Easiest way to find out if web service is using APIs is track network in your developer’s tools. I like Chrome’s tools, but Firefox or Opera has nice ones also. Simply open your website and try to find out what kind of requests your browser is doing. Next example comes from one of my side projects. I wanted to create some python tools for quantitative analysis of polish stocks data. I started small research to see what kind of data and in what format is available on internet. It occurred that there is no public web service which offers API. You can see trade prices in your browser or download historical csv/txt files. But I wanted API. Ultimately I found 2 hidden APIs – one for live data and other one for historical. Here I will present acquiring historical polish stock data.

Parkiet is one of most popular polish service about GPW (polish stock exchange). You can get historical and near-real-time stock data there. If you navigate to companies’ page (e.g. ENEA) you can see nice charts with pricing data. You can even select time window for prices. That was exactly what I was looking for. I opened new incognito window and developer’s tools (with ‘Network’ tab). Investigating web services internals with incognito mode is almost always good idea, because otherwise stored cookies can change site behaviour. I started checking what kind of requests my browser is sending. Within this process is often helpful to reload page, clear network and click something etc. Play around with web service. You need to see what’s there.

In my case answer was easy. Each time when I changed time window my browser was sending new requests to fetch data for chart. I investigated request deeper. It occurred that:

  1. Request endpoint was: http://www.parkiet.com/WarsetServer/XMLServer
  2. It was GET request
  3. No authentication headers were mandatory (in many cases you need to pass some tokens or API keys, but not here)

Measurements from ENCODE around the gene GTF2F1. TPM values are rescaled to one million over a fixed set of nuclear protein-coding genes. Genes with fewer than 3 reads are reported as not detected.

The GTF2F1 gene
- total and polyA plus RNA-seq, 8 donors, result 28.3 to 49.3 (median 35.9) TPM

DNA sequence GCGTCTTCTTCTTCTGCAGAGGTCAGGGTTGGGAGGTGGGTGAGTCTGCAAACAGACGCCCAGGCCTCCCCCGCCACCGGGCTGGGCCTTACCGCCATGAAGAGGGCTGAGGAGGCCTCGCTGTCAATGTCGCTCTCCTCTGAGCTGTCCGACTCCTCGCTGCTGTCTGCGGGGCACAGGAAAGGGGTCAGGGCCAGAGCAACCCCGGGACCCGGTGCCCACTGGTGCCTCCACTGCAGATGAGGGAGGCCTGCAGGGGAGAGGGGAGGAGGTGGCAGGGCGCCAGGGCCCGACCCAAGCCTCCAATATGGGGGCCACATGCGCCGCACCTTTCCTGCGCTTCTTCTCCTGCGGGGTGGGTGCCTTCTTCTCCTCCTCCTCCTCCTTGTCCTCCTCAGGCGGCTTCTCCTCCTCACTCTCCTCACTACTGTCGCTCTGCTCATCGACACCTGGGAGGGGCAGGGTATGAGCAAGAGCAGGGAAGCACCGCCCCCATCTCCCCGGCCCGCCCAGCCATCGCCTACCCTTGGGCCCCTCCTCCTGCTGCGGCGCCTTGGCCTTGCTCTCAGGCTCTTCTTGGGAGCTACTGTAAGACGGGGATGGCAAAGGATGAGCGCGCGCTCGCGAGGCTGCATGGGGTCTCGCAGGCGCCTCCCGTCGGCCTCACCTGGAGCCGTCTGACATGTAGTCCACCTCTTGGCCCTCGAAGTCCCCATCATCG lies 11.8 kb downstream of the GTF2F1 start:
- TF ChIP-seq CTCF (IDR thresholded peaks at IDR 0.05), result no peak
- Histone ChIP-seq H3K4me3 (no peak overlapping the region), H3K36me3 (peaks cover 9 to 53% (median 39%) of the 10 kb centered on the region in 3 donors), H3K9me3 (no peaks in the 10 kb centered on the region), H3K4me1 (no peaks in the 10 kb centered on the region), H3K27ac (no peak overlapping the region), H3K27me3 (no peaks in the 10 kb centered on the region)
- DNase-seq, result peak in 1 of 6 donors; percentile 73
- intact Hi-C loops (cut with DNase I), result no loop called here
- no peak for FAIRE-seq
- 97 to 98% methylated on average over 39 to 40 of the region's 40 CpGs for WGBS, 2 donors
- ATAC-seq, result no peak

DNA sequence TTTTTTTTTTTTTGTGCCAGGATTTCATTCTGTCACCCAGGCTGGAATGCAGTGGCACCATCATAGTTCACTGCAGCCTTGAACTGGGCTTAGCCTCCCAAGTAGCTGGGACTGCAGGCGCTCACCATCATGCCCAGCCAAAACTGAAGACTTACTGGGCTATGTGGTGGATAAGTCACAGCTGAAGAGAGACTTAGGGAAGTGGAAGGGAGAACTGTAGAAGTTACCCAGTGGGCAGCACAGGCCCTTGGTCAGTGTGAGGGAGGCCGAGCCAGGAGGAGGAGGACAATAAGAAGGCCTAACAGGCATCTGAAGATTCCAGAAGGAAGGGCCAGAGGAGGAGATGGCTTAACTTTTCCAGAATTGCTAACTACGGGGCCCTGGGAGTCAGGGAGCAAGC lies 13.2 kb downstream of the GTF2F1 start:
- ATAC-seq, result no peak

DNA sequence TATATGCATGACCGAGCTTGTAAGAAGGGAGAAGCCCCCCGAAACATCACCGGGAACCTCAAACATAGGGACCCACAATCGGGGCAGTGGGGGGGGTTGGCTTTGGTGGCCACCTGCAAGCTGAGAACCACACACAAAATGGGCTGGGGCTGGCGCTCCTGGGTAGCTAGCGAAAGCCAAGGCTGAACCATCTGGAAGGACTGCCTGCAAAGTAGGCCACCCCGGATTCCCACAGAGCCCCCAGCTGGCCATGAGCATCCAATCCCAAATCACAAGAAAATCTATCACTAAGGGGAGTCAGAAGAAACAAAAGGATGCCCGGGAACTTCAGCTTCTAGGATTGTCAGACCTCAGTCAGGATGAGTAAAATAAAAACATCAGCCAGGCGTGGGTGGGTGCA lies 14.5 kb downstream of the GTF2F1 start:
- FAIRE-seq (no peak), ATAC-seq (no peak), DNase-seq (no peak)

4. Couple of parameters had to be passed:
    • ‘ext’ - after couple of trials I realised that it will always be equal to 1
    • ‘entityId’ – it was company id (you can get it by calling yet another endpoint or get if from html)
    • 'type' should be 'zamk_dates' if I want to have open, high, low, closing and volume data
    • ‘start’ and ‘stop’ date in proper format

Example requests in python was:

import requests

endpoint = 'http://www.parkiet.com/WarsetServer/XMLServer'
params = {'entityId': 111182, 'ext': 1, 'start': '1990,1,1', 'type': 'zamk_dates', 'stop': '2016,9,8'}
r = requests.get(url, params=params)

That’s all. I was able to plug this into my tools and get dynamically historical data for my analysis tool.

What you should remember?

You can meet hidden sitemaps or APIs very often, but at the very beginning it can be tricky. There can be a lot of strange requests visible in your Network tab. Sometimes you need to supply additional information with your request (like API keys or token). I had cases where I had to combine parsing html and emulating API requests. For example, there was extremely nice API endpoint, but authorization key was mandatory. What is nice, is that when I checked page source code I found it hardcoded there. Hooking on web service APIs are useful especially when this is dynamic kind of web-service. E.g. calculator-like, where you need to choose some options and hit calculate (or whatever).

You will not always be able to use technics presented in this post. Sometimes, parsing html is the only thing you can do or you need to mix more techniques. The most important thing is: web scraping is more than just parsing html. Be more ‘hacky’. You will be able to get more data than you think.